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Admissions Can I apply to grad school in my 2nd year of undergrad?

Hi,

I would appreciate some help in deciding how to continue from my present situation.

I just finished my first year of university in the US (my major is physics, and interest is theory, including CMP and HEP). My GPA is 4.0 and my physics GRE is 870. I also completed essentially all the physics courses that are required for the degree. I am currently scheduled to graduate in Spring 2020.* As a result, it would seem that I need to apply to graduate schools in Fall 2019 (for Fall 2020 enrollment).

I have a number of concerns about applying and my chances of being admitted to my target schools, and would appreciate any guidance on things I can do to fix/mitigate the problems:

First: I only started doing research this year, and will have roughly just one year of research by the time I start applying to graduate schools. I've heard that research is one of the most important criteria on which admission is based, and I'm worried that by graduating early I limit the amount of research I can show.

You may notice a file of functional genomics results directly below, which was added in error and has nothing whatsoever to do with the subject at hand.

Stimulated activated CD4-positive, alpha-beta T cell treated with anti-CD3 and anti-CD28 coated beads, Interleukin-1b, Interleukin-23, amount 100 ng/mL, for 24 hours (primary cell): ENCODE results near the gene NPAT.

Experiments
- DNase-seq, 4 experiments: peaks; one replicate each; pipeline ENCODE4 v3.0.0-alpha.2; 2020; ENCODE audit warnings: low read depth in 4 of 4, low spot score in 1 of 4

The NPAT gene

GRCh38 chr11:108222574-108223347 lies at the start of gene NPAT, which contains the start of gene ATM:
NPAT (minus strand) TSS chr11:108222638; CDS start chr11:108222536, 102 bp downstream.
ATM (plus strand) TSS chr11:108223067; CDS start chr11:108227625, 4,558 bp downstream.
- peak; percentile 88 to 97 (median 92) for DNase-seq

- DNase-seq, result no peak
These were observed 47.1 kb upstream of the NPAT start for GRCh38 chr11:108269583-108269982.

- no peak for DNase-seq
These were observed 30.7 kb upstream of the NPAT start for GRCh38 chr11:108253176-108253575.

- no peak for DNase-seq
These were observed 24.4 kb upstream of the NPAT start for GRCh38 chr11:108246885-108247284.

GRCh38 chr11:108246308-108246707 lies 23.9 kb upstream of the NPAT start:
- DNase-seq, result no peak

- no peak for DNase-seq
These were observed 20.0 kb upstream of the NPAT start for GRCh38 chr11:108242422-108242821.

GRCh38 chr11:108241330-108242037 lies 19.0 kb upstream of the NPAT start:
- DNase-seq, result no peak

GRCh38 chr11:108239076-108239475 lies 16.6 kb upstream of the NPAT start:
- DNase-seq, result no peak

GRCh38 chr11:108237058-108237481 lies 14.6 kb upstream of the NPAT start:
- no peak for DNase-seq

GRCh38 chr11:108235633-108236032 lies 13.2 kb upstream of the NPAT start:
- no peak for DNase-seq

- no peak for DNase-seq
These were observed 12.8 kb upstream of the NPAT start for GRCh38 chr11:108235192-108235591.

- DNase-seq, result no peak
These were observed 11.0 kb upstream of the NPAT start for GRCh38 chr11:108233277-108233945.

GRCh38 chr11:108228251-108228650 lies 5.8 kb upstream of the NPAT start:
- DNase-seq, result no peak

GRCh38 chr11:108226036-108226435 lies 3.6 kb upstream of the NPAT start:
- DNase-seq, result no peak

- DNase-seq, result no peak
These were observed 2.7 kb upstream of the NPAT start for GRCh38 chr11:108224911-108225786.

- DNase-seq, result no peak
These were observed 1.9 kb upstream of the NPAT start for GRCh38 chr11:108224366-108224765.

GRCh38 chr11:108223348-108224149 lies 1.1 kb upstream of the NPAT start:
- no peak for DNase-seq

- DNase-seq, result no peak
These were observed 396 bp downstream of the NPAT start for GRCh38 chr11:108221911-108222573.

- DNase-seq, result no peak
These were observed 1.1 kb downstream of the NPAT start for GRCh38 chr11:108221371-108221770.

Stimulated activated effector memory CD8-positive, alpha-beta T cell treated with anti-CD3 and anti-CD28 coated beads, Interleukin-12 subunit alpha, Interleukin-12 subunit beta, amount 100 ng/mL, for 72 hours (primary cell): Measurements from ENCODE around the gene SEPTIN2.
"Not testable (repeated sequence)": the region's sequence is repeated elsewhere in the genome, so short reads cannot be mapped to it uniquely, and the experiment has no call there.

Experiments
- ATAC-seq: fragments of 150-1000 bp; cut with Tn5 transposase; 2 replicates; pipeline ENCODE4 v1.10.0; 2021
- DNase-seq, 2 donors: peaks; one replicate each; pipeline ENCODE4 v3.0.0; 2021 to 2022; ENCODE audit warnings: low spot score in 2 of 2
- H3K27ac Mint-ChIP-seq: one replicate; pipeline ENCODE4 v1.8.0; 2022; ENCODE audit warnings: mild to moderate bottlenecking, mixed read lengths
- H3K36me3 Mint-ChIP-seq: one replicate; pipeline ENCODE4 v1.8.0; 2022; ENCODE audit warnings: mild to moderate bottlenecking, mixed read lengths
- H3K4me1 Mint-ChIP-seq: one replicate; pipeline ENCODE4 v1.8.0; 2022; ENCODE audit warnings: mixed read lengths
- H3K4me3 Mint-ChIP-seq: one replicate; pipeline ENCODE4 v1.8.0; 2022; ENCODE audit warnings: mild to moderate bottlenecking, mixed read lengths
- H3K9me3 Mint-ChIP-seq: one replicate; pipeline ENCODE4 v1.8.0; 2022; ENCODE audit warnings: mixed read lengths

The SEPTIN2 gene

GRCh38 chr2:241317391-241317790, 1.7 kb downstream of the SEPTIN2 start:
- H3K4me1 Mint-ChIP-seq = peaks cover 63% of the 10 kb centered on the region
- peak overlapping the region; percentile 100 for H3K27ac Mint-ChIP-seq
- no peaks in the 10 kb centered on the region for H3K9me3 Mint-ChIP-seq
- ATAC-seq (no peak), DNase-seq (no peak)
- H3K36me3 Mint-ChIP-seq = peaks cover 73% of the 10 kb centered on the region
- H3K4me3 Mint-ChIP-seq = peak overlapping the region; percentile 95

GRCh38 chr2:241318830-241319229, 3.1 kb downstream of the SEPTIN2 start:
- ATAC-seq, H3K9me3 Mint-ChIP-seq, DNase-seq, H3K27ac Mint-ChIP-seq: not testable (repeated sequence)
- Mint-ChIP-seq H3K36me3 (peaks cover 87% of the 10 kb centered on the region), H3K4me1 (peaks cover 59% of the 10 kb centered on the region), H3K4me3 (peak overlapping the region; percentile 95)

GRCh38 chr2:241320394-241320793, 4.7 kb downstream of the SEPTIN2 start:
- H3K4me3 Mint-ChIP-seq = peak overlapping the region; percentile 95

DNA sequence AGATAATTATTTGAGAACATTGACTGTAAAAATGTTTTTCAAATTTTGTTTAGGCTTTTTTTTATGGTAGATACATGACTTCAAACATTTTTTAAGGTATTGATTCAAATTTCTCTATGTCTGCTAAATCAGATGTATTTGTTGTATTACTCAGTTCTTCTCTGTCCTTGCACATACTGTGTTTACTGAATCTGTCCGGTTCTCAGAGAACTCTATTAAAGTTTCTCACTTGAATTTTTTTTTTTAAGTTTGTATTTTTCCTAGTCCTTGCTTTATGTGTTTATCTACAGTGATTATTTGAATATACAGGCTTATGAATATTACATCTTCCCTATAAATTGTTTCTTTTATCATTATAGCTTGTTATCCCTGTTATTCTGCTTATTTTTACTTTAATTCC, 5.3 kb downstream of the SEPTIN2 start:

Second: Many of my target graduate program websites insist that they are looking for students with multiple semesters of topics such as classical mechanics, quantum mechanics, statistical mechanics, and electricity/magnetism. My university offers two semesters of each course in that category except for statistical mechanics (for which there is only one course). The degree requirement in my school does not include the second semester of each. I have already completed the first semester in each plus one additional semester of classical mechanics. In my graduation plan for Spring 2020, my transcript does not include the highest undergraduate level of quantum mechanics and electricity/magnetism course that my school offers, and my concern is that without such courses on the transcript, I might not be as competitive.**

Third: I know that my physics GRE score is quite lower than scores that are generally accepted by my target schools. I am planning on taking it at least once more in the Fall, but am also considering additionally taking the math GRE for which I am much better prepared. I believe I have two tries left at a subject GRE, and I am debating whether to take math and physics once each or physics twice. Physics twice would almost surely give me a score above what I would be satisfied with, but math and physics once each would likely give me satisfactory scores in each test.***